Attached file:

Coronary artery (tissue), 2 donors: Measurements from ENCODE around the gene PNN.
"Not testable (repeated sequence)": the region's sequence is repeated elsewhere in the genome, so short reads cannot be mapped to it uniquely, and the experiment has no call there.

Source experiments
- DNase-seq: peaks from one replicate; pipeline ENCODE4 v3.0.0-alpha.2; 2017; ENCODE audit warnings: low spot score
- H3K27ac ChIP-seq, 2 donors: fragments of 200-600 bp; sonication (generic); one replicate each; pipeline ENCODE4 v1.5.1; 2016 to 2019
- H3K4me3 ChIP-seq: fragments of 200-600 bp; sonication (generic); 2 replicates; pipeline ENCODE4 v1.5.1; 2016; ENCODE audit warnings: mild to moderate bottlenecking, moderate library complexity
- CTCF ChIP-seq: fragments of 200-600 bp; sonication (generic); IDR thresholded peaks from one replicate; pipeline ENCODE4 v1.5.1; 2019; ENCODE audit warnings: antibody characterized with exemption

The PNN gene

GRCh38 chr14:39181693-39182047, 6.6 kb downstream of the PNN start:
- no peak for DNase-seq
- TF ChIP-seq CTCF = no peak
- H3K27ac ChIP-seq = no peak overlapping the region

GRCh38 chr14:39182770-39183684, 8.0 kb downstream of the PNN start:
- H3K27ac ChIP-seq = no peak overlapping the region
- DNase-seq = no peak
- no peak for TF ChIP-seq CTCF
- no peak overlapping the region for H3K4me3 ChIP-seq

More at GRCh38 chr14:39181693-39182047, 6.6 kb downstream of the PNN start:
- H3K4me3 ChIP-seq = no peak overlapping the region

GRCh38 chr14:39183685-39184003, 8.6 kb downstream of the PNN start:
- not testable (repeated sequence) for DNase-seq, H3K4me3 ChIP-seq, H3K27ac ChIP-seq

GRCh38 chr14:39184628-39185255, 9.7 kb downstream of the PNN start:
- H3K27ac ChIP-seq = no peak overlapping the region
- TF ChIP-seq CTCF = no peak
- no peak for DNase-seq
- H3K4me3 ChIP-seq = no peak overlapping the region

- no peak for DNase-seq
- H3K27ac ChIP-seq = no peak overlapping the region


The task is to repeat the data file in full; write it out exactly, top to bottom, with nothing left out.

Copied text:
Coronary artery (tissue), 2 donors: Measurements from ENCODE around the gene PNN.
"Not testable (repeated sequence)": the region's sequence is repeated elsewhere in the genome, so short reads cannot be mapped to it uniquely, and the experiment has no call there.

Source experiments
- DNase-seq: peaks from one replicate; pipeline ENCODE4 v3.0.0-alpha.2; 2017; ENCODE audit warnings: low spot score
- H3K27ac ChIP-seq, 2 donors: fragments of 200-600 bp; sonication (generic); one replicate each; pipeline ENCODE4 v1.5.1; 2016 to 2019
- H3K4me3 ChIP-seq: fragments of 200-600 bp; sonication (generic); 2 replicates; pipeline ENCODE4 v1.5.1; 2016; ENCODE audit warnings: mild to moderate bottlenecking, moderate library complexity
- CTCF ChIP-seq: fragments of 200-600 bp; sonication (generic); IDR thresholded peaks from one replicate; pipeline ENCODE4 v1.5.1; 2019; ENCODE audit warnings: antibody characterized with exemption

The PNN gene

GRCh38 chr14:39181693-39182047, 6.6 kb downstream of the PNN start:
- no peak for DNase-seq
- TF ChIP-seq CTCF = no peak
- H3K27ac ChIP-seq = no peak overlapping the region

GRCh38 chr14:39182770-39183684, 8.0 kb downstream of the PNN start:
- H3K27ac ChIP-seq = no peak overlapping the region
- DNase-seq = no peak
- no peak for TF ChIP-seq CTCF
- no peak overlapping the region for H3K4me3 ChIP-seq

More at GRCh38 chr14:39181693-39182047, 6.6 kb downstream of the PNN start:
- H3K4me3 ChIP-seq = no peak overlapping the region

GRCh38 chr14:39183685-39184003, 8.6 kb downstream of the PNN start:
- not testable (repeated sequence) for DNase-seq, H3K4me3 ChIP-seq, H3K27ac ChIP-seq

GRCh38 chr14:39184628-39185255, 9.7 kb downstream of the PNN start:
- H3K27ac ChIP-seq = no peak overlapping the region
- TF ChIP-seq CTCF = no peak
- no peak for DNase-seq
- H3K4me3 ChIP-seq = no peak overlapping the region

- no peak for DNase-seq
- H3K27ac ChIP-seq = no peak overlapping the region